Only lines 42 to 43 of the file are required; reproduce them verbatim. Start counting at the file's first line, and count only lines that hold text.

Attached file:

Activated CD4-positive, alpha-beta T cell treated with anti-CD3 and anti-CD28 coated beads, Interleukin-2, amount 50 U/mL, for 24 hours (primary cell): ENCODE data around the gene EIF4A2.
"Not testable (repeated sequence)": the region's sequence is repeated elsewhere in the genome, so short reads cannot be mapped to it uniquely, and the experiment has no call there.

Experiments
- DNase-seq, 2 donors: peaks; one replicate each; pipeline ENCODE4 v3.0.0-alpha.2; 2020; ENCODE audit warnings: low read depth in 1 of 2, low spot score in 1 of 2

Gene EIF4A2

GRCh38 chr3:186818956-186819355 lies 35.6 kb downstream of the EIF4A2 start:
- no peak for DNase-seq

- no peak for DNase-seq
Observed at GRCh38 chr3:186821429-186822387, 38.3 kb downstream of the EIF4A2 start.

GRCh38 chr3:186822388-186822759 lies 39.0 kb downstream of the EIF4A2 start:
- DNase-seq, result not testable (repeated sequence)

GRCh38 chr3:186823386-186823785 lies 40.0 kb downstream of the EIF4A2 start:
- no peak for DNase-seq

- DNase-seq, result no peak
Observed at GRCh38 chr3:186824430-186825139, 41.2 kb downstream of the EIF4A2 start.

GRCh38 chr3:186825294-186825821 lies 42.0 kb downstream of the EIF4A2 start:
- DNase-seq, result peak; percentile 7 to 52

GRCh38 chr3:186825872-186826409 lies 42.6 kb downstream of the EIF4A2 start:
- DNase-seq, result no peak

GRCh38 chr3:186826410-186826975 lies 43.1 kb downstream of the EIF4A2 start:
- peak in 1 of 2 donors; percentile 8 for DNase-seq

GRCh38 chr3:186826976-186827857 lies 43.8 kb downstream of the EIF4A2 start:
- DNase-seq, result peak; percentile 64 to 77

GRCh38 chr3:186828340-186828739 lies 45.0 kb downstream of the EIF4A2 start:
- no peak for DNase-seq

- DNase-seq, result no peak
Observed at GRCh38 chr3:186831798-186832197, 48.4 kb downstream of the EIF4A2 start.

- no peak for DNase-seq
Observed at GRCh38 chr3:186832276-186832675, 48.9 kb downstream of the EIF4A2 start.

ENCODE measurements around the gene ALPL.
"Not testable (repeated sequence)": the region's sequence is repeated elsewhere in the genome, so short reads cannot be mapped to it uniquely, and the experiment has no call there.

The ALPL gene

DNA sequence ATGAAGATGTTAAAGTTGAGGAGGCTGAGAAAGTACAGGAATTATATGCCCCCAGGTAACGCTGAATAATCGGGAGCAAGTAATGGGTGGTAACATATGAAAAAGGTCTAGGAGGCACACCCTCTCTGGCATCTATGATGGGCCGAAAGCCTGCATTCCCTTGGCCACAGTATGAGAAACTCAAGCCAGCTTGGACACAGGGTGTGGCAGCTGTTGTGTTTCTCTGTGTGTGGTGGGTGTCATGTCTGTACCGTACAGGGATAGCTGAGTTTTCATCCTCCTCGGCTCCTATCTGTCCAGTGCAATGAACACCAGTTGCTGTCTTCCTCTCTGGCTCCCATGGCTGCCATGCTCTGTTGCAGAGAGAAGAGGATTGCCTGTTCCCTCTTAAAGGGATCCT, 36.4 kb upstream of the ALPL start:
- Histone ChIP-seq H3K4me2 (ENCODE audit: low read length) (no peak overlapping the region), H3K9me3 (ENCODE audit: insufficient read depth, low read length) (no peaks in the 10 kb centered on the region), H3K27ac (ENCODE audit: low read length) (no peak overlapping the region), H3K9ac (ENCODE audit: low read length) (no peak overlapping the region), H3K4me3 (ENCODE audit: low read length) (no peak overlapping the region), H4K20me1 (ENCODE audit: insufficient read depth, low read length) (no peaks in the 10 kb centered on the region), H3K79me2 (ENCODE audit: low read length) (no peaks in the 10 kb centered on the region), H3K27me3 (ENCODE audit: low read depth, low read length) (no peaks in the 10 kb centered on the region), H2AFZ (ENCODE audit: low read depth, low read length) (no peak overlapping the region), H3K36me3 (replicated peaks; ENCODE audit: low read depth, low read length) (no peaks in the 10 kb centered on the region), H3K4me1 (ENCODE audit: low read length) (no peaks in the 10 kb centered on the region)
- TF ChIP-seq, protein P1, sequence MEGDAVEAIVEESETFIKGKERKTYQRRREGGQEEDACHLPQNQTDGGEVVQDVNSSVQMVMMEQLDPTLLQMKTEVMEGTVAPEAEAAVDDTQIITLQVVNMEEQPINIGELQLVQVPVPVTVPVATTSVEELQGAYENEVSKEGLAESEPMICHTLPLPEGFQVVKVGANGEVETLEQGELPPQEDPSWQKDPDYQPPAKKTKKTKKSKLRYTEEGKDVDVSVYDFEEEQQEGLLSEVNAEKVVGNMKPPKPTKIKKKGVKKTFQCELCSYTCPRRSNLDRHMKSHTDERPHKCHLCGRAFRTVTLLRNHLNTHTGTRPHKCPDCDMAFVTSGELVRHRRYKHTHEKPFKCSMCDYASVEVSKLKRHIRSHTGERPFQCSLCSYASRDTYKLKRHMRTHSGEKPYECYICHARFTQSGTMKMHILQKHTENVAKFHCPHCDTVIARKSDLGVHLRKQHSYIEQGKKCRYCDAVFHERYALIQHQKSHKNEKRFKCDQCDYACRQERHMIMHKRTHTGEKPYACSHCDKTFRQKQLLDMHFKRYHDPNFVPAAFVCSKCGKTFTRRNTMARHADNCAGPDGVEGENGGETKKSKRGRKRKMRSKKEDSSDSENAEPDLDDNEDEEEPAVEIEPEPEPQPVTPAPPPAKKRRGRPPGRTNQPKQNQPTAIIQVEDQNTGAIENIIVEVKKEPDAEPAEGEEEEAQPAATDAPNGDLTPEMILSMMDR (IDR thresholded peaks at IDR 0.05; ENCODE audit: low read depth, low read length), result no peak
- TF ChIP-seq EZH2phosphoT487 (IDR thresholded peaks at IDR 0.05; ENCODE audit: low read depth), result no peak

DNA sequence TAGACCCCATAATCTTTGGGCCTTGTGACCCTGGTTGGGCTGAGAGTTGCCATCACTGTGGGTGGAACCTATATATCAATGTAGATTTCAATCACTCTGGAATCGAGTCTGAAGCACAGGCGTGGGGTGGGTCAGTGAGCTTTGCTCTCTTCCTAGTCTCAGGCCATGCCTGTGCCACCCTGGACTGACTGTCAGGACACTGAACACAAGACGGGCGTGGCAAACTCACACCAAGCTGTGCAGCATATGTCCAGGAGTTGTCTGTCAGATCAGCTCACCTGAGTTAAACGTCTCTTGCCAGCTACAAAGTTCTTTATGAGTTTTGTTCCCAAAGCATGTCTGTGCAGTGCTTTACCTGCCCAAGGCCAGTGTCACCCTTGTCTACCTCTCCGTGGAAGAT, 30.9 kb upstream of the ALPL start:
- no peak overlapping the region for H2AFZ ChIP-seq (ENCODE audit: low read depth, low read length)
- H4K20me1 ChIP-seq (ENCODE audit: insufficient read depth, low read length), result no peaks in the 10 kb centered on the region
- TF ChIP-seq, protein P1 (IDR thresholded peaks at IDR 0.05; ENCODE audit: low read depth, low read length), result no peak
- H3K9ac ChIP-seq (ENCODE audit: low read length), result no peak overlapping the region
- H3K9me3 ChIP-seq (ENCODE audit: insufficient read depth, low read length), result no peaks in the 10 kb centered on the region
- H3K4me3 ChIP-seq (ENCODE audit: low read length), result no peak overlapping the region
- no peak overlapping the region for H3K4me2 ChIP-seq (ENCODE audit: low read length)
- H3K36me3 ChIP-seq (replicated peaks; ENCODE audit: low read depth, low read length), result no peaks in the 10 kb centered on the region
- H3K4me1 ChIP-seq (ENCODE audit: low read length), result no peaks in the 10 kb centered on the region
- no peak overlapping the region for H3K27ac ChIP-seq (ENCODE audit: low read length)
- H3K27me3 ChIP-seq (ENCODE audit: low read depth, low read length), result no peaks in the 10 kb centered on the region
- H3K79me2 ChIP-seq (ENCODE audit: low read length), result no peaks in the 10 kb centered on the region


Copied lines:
- H3K9me3 ChIP-seq (ENCODE audit: insufficient read depth, low read length), result no peaks in the 10 kb centered on the region
- H3K4me3 ChIP-seq (ENCODE audit: low read length), result no peak overlapping the region